Downing Street might seem an unlikely home for European federalism, but in the summer of 2011, David Cameron, the then British prime minister, and George Osborne, his chancellor, urged their euro area counterparts to 'get a grip' on the economic crisis by moving decisively towards sharing tax revenues and budget powers. If Britain's leaders channelled Spinelli, they did so in plain self-interest: the eurozone sovereign debt crisis was shattering their hopes of an export-led recovery at home. Even so, their intervention gave up a long-held foreign policy tradition of opposing any European configuration of power without the United Kingdom at the top table. Their lack of visible consternation at doing so demonstrates that they truly believed this was necessary for Europe's monetary experiment not to end in disaster. Osborne's pithy diagnosis was that a 'remorseless logic' points from monetary union to fiscal union.

The 'remorseless logic' view is shared by many economists and policymakers, both within the eurozone and outside it. The general claim is that without some way of sharing economic resources, a monetary union is eventually bound to experience financial instability or economic depression, to the point where it will break up. The broad inspiration for this view is the 'optimum currency area' (OCA) theory pioneered by Robert Mundell (who, interestingly, has strongly supported EMU) half a century ago. The theory compares the benefits of monetary unification to those of using the exchange rate to maintain full employment in the face of economic disturbances. An OCA is a region in which the loss of this tool is outweighed by the gain of having fixed prices between countries. That will be the case when full employment can be achieved to a sufficient degree without exchange rate adjustments, e.g. through price and wage flexibility, easy displacement of workers and/or capital between regions of different economic fortunes, or private or government transfers between countries to insure against idiosyncratic economic disturbances. Those arguing in the OCA vein tend to doubt the presence in the eurozone of the required price/wage flexibility or worker/capital mobility, and therefore conclude that there is a need for some form of 'fiscal union' to cushion against unsynchronised swings in the economy. And for fiscal transfers to be politically acceptable, a 'political union' is also needed to establish shared control over how fiscal transfers are used.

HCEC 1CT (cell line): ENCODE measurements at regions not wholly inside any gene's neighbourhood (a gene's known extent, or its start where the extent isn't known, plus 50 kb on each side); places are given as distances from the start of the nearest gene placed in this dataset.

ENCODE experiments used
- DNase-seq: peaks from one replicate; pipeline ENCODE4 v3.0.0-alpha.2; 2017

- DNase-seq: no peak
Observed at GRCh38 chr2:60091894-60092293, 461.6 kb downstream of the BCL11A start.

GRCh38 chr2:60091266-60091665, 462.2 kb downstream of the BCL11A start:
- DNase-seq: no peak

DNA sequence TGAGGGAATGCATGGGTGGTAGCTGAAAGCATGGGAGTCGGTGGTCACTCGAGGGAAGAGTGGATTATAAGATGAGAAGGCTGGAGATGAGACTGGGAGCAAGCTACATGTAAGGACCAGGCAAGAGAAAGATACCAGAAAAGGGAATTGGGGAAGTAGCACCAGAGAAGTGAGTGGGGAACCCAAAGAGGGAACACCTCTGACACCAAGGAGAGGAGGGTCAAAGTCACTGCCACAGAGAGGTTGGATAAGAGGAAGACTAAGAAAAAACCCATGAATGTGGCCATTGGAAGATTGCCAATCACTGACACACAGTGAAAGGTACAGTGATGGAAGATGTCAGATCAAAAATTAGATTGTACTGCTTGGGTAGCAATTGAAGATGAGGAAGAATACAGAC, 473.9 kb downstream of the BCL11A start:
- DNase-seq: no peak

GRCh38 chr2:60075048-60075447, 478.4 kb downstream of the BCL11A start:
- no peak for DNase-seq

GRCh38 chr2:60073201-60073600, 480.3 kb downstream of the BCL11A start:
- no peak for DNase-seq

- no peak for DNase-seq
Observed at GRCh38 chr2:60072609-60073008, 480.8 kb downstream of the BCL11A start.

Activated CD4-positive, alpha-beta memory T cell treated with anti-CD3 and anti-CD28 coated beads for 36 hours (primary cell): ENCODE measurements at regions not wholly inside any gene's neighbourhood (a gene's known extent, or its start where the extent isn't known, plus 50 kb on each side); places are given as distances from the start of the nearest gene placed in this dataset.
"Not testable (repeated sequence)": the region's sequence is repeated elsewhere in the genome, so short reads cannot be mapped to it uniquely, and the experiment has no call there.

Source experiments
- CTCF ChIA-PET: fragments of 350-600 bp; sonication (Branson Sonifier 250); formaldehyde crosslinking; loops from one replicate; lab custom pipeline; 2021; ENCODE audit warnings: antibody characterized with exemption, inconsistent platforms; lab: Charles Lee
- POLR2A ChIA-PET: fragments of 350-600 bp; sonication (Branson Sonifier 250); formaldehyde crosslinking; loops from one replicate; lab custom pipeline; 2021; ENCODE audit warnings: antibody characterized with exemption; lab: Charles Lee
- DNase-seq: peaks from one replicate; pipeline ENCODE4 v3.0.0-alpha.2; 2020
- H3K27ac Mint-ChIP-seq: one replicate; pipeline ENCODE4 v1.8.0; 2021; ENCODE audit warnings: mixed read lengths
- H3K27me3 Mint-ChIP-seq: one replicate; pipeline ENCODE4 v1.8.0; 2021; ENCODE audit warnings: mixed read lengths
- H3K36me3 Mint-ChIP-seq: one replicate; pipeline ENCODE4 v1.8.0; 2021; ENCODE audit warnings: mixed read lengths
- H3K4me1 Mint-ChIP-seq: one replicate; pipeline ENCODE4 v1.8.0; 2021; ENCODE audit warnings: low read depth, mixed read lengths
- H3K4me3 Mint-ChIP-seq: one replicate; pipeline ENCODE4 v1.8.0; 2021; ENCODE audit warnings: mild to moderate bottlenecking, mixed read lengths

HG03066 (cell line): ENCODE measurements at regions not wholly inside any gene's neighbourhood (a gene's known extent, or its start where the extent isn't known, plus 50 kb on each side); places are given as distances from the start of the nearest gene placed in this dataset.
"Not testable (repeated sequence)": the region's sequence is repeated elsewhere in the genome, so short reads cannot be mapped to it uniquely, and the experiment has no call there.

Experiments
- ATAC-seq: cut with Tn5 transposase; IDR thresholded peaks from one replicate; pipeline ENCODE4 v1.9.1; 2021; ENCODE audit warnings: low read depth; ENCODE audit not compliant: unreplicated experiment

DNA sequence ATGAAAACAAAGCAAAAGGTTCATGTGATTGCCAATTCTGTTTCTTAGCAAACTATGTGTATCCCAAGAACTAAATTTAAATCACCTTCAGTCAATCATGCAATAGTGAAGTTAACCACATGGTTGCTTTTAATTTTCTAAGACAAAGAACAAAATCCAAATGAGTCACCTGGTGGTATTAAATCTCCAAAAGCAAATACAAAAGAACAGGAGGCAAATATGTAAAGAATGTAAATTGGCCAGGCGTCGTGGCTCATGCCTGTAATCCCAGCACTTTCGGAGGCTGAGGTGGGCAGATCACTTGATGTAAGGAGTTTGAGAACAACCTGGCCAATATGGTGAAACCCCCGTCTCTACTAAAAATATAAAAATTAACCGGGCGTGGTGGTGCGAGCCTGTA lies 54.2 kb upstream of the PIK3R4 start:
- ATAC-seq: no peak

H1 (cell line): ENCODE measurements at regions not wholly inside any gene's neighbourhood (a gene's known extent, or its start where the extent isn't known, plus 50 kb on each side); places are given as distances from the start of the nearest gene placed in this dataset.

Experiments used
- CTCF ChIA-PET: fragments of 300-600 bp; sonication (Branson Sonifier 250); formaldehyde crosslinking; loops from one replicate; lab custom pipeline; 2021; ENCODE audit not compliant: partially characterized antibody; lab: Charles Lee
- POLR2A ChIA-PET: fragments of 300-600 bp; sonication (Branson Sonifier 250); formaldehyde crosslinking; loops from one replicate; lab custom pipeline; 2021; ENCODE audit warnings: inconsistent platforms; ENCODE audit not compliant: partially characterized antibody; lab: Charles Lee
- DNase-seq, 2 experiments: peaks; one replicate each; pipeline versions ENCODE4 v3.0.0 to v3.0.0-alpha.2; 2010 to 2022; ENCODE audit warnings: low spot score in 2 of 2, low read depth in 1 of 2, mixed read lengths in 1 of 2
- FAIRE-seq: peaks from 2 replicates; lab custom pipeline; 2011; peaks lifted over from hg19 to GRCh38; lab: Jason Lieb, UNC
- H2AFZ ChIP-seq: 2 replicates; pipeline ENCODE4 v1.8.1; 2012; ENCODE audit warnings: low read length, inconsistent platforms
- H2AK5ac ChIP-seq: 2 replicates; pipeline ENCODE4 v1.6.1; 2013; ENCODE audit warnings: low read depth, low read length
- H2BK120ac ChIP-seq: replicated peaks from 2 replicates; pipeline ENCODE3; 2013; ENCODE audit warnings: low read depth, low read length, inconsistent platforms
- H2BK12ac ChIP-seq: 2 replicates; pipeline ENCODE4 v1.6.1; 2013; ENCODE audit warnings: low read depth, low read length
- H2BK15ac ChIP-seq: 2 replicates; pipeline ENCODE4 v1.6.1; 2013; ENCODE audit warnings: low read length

To create the euro without a fiscal transfer mechanism and a political union to govern it was 'a giant historic mistake', Harvard economics professor Kenneth Rogoff has said, and many other prominent commentators have made a similar assessment. Some of those who thought the euro was a bad idea nevertheless take the 'remorseless logic' as a reason to push integration further rather than winding it back. As Martin Wolf puts it, creating the euro 'is the second-worst monetary idea its members are ever likely to have. Breaking it up is the worst.' For hardened eurosceptics, the 'remorseless logic' leads to the opposite conclusion. Seeing deeper integration as either unachievable or as compounding the damage already done, they predict and even encourage the dismantling of the single currency. One of the more eccentric encouragements was a £250,000 prize offered by Lord Wolfson in 2012 for the best proposal to manage an exit from the euro. Others are more serious. A determined group of German academics have made it their cause célèbre to take the eurozone's anti-crisis policies, which they see as covert transfer mechanisms, to the German constitutional court. In the summer of 2015, German finance minister Wolfgang Schäuble broke a taboo by proposing that Greece should 'temporarily' leave the euro if it could not pass the policies its creditors demanded. Most sinister is the rise of fringe parties that make undoing the single currency a main rallying point. In Germany, Alternative für Deutschland (Alternative for Germany) has achieved double-digit regional vote counts. The neo-Fascist Front National is France's biggest party and its leader a serious presidential contender. The protest party Movimento Cinque Stelle (Five Star Movement) commands up to a quarter of the Italian electorate and has won the mayoralty of Rome. Beyond the eurozone, the Brexit vote marks the eurosceptics' greatest victory.